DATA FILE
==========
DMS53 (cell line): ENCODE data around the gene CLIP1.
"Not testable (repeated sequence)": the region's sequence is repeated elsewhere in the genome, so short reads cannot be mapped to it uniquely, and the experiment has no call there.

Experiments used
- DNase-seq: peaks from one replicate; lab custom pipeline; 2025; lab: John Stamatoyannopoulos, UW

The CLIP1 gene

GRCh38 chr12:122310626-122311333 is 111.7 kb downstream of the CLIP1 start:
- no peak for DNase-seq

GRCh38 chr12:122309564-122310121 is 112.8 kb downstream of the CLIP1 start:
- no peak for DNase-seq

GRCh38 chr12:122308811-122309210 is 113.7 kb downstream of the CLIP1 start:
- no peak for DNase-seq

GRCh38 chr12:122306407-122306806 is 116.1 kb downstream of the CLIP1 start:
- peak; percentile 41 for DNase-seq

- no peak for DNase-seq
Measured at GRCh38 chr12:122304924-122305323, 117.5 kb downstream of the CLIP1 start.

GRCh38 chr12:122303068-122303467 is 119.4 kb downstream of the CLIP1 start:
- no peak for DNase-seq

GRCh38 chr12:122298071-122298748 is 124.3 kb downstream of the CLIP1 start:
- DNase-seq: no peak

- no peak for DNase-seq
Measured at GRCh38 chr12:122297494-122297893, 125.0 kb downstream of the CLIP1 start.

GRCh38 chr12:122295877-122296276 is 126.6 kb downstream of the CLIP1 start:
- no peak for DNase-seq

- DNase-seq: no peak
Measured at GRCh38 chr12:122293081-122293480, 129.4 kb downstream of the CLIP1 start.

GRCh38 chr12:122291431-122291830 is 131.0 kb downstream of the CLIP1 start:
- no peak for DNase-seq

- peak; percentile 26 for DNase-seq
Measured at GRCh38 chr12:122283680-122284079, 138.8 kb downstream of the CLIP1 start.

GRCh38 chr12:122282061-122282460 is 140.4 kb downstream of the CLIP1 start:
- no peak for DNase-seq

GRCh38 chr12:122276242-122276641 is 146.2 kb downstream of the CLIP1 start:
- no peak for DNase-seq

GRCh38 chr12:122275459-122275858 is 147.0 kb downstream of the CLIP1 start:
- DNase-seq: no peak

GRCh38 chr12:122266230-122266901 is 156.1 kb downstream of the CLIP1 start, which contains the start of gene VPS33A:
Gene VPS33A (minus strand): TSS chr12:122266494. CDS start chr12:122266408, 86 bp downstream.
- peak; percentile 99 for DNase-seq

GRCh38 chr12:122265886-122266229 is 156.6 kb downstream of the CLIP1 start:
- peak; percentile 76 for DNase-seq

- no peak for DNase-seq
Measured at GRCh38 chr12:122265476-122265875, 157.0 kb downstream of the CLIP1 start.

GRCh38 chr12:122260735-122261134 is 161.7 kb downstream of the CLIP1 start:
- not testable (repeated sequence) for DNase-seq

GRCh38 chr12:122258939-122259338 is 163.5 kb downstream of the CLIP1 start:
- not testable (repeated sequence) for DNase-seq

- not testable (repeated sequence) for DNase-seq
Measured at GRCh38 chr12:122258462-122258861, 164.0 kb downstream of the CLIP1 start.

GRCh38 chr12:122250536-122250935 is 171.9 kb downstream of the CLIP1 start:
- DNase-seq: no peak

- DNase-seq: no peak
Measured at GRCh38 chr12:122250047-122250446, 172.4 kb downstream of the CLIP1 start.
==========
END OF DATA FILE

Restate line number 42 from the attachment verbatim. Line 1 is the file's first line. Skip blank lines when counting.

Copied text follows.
Measured at GRCh38 chr12:122265476-122265875, 157.0 kb downstream of the CLIP1 start.